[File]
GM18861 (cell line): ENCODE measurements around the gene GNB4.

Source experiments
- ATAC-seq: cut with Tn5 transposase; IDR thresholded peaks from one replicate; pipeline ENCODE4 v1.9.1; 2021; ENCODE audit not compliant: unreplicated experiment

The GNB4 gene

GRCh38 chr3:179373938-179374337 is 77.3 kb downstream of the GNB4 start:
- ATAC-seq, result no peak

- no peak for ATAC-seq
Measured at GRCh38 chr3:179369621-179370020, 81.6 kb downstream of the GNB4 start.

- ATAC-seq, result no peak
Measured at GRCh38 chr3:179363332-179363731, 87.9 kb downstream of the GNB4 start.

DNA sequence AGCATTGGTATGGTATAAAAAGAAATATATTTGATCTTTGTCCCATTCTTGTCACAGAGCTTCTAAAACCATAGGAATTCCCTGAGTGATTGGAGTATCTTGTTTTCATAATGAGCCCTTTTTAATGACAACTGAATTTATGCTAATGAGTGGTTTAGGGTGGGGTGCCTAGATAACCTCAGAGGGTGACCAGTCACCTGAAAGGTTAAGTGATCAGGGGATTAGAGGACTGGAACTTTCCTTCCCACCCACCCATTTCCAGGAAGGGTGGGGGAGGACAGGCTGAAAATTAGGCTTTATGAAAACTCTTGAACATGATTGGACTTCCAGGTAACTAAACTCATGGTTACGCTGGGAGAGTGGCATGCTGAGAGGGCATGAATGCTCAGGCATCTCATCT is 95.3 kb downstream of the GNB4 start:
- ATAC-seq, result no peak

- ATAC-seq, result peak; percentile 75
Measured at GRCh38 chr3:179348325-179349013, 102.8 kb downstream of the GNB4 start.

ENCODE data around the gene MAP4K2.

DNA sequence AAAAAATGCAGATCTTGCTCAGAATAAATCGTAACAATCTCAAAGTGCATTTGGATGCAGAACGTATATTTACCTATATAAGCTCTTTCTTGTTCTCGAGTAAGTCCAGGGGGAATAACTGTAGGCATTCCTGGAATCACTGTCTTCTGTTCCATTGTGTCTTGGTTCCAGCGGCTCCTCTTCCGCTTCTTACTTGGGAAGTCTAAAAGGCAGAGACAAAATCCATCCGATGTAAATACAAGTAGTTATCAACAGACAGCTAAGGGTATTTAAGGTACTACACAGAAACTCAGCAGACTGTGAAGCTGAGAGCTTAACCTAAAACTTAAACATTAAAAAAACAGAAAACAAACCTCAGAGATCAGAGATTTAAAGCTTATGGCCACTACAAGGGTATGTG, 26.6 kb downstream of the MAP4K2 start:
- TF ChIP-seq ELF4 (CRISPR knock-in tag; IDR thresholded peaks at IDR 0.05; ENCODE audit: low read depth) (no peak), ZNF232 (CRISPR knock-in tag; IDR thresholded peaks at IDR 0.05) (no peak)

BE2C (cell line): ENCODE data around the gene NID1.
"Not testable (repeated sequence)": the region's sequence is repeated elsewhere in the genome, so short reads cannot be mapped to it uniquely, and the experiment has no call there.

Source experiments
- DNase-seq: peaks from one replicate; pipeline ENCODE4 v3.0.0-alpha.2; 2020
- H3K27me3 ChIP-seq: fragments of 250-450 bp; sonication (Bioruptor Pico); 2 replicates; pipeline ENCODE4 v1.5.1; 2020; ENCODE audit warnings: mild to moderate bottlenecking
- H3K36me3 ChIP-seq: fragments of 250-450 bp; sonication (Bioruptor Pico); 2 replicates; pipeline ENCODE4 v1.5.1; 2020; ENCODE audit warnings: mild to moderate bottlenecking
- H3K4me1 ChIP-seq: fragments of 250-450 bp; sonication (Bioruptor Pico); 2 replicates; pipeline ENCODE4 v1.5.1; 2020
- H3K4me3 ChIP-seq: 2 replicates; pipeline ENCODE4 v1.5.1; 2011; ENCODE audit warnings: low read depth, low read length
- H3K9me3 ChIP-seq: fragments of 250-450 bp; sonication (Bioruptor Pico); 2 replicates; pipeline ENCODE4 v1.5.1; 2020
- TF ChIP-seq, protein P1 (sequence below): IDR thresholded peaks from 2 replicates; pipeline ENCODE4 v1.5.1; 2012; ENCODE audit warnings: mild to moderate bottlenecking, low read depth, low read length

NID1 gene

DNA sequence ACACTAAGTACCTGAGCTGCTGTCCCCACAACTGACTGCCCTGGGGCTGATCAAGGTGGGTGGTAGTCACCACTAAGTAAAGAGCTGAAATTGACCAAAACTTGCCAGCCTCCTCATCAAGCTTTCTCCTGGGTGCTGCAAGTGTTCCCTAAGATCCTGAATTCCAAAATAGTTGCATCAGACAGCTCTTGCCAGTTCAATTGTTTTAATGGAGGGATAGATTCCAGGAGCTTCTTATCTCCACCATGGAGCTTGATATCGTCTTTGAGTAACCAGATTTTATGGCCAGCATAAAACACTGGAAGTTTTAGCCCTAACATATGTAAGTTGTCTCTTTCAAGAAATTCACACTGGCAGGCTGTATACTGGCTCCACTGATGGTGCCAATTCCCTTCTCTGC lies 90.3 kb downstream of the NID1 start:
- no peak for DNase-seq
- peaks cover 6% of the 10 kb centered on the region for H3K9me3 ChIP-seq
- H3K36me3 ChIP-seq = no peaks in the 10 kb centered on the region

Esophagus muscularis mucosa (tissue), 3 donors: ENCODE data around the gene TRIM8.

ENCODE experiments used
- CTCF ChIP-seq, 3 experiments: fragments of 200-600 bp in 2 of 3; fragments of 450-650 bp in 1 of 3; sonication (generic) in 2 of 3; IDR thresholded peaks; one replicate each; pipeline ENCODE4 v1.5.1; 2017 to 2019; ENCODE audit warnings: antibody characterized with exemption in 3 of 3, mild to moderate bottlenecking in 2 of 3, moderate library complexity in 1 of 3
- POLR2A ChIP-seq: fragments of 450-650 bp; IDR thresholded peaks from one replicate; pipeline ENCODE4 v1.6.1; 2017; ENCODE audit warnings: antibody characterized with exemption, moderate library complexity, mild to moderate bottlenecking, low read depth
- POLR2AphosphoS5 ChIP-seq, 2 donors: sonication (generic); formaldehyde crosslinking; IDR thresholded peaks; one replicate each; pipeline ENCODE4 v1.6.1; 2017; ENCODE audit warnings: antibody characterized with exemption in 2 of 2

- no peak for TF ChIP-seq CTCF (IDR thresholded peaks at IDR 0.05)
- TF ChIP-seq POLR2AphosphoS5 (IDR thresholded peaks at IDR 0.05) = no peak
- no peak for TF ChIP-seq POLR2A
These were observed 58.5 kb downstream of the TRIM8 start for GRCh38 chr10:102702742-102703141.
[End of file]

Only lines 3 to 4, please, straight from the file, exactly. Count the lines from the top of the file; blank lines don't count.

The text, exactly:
- ATAC-seq: cut with Tn5 transposase; IDR thresholded peaks from one replicate; pipeline ENCODE4 v1.9.1; 2021; ENCODE audit not compliant: unreplicated experiment

The GNB4 gene